Targeting Gangs Imperils Immigrant Communities, Advocates Say
April 15, 2010 By Alison Bowen
NEW YORK — Police officers trying to snare gang members often instead profile immigrant communities, argued organizers at a panel last week.
The four-hour conference, “Fighting the Criminalization of Youth, Immigrants and Activists,” explored what happens when youth enter gangs, governments target gangs, and police then heighten enforcement in those communities.
Organizers said a federal, instead of local, focus on gang members – especially for Central American gangs like MS-13 – means that police targeting gangsters are actually terrorizing immigrant communities.
The conference centered on the case of Alex Sanchez, a former gang member who co-founded Homies Unidos, an anti-gang violence nonprofit. Last June, he was charged with allegedly playing a role in a 2006 assassination in El Salvador.
Since then, friends have worked to get him released from prison and portrayed the charges as prejudice against gang members, even those who have moved on and tried to help others get out.
Connie McGuire, a University of California-Irvine student studying public policy toward gangs, presented research showing gangs are now considered as a transnational, not local, problem by the U.S. government.
For example, in February, the U.S. State Department presented the “U.S. Strategy to Combat the Threat of Criminal Gangs from Central America and Mexico” to the Organization of American States, outlining how gangs are an international threat.
El Salvador, Mexico, Guatemala and Honduras were highlighted as hotbeds of gang activity.
This emphasized international focus includes sharing information and law enforcement between countries, through programs like the Central American Law Enforcement Exchange, an El Salvador-U.S. partnership operated by the Federal Bureau of Investigation.
In October, 27 officers participated in training at the FBI’s MS-13 National Gang Task Force in Charlotte, North Carolina.
Officers share fingerprint and photo databases, McGuire told the audience of about 100 people, mostly students and faculty from sponsoring schools New York University and John Jay College of Criminal Justice. To El Salvador, ahead of a deportee’s arrival, they send a full file with an immigrant’s criminal history, she said.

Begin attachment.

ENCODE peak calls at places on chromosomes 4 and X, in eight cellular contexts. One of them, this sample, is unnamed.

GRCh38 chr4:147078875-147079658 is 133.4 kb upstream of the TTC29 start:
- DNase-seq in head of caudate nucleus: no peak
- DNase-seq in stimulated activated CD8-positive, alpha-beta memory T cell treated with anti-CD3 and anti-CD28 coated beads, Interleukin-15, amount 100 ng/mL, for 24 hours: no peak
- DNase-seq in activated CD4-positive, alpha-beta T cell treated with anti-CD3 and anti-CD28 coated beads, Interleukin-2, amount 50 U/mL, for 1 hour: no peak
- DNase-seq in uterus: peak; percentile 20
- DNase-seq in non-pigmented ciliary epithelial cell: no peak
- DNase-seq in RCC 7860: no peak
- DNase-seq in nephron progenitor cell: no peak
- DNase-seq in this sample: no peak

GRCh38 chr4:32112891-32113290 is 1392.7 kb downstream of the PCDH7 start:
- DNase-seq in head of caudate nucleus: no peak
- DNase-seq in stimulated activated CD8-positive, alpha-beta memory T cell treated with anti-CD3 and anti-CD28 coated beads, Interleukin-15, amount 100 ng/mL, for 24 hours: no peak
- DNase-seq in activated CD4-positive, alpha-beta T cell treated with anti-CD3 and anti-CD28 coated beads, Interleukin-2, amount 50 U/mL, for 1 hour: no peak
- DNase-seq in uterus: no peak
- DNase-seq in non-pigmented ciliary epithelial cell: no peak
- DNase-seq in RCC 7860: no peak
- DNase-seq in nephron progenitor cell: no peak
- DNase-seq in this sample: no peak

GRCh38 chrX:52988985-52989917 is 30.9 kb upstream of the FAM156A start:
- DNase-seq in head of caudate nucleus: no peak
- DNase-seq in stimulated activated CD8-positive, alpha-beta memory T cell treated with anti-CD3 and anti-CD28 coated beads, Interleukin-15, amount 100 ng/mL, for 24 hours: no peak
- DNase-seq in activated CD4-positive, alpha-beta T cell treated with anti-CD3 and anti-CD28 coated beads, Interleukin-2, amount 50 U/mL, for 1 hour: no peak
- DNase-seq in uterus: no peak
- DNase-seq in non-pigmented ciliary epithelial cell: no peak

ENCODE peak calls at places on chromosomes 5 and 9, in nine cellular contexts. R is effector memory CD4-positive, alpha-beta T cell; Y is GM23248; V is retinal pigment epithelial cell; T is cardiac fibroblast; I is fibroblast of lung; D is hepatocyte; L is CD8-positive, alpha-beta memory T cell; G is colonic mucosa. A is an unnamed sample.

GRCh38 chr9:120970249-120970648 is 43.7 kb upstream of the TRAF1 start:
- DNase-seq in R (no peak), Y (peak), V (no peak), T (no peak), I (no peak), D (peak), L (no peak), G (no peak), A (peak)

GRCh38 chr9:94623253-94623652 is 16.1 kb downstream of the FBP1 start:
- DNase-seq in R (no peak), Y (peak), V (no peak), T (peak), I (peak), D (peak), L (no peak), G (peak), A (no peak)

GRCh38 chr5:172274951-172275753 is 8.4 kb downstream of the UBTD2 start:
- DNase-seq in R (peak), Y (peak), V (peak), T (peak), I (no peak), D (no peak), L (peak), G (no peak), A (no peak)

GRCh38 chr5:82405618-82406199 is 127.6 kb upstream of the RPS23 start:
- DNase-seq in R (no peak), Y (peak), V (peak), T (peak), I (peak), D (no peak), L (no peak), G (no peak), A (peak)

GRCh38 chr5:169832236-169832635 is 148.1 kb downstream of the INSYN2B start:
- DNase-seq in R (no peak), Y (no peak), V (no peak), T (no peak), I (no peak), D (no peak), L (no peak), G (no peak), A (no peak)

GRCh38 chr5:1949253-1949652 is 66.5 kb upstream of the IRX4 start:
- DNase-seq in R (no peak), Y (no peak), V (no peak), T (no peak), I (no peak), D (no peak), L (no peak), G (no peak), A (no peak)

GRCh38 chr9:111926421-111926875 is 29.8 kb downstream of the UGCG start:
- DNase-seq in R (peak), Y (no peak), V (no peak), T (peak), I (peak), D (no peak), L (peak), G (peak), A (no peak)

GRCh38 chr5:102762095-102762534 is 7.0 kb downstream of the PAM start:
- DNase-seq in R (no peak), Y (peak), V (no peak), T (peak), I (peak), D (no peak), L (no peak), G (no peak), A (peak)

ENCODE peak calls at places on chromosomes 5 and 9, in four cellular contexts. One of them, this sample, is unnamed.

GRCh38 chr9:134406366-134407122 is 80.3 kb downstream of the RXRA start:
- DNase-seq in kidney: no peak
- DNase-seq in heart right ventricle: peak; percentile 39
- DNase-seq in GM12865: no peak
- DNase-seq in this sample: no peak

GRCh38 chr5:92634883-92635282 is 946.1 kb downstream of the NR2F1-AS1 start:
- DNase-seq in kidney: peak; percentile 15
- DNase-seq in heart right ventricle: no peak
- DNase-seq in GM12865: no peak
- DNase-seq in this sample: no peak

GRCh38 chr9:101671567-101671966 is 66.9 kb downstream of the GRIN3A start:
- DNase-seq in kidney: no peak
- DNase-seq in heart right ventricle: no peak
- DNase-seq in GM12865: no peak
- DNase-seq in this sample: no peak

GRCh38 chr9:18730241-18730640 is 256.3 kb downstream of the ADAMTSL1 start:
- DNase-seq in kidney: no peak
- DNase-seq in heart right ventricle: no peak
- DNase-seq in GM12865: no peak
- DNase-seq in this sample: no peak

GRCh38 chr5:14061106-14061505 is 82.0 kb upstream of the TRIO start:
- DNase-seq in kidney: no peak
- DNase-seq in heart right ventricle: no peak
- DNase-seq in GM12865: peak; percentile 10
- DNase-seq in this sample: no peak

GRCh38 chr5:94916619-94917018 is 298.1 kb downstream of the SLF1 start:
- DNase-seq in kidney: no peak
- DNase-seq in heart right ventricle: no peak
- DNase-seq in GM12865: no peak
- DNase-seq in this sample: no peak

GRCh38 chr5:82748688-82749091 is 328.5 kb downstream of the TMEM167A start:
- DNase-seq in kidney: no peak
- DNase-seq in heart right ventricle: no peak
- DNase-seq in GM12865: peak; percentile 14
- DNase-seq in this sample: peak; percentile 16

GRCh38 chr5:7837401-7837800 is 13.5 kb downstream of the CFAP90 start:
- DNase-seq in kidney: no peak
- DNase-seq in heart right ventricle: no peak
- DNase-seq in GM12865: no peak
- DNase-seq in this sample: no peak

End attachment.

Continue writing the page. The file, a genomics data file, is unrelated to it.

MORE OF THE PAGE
McGuire said the international focus on gangs results in police officers zeroing in on international residents of local communities, especially in the “gang capital of the world” – Los Angeles.
“Immigrant communities are perceived to be the origins of the gangs targeted,” said McGuire, who previously worked at the Washington Office on Latin America.
New York University student Andrés Garcia started studying the police in New York City after he, his friends, his family and others in his community kept getting stopped, when, he said, “We were just playing a simple game of handball.”
He said officers in his neighborhood, Jackson Heights, Queens, asked for their addresses and what they were doing. The New York Police Department built command posts in the area, walking down the main artery, Roosevelt Avenue, with German shepherds, guns and helicopters overhead.
Garcia said he’d never seen this type of police activity before, and it inspired him to write his thesis on Operation Impact, a state program that pairs rookie coops with supervisors and sends them into crime ridden areas.
Supporters of the program say it cuts crime in tough neighborhoods. Others, like Garcia, say it shifts crimes to different neighborhoods and produces militarized policing.
“This tactic was this idea of let’s flood a neighborhood that has social problems,” he said, adding that to him, this meant Latino or immigrant neighborhoods.
Conference organizers wanted to connect lines between immigrant rights, juveniles involved in gangs and the communities internationally struggling with these issues.
“This case is not about any one man or any one agenda,” said Sergio Argueta, founder of Struggling to Reunite Our New Generation (STRONG), a sponsor and anti-gang violence group.
At the end of the conference, sponsors collected signatures for a letter they plan to submit to Attorney General Eric Holder, asking him to drop all charges against Sanchez.
They also asked for donations to replace a stolen $80,000 laser, an important tool stolen from Sunrise Community Outreach, a Los Angeles group providing low cost tattoo removal
NYU student Maxiel De La Rosa said she attended to hear from Sanchez, who addressed the group on Skype, and was overwhelmed by how much she’d learned, especially about police stops in Jackson Heights.
“I had no idea that in my borough, that was going on,” she said.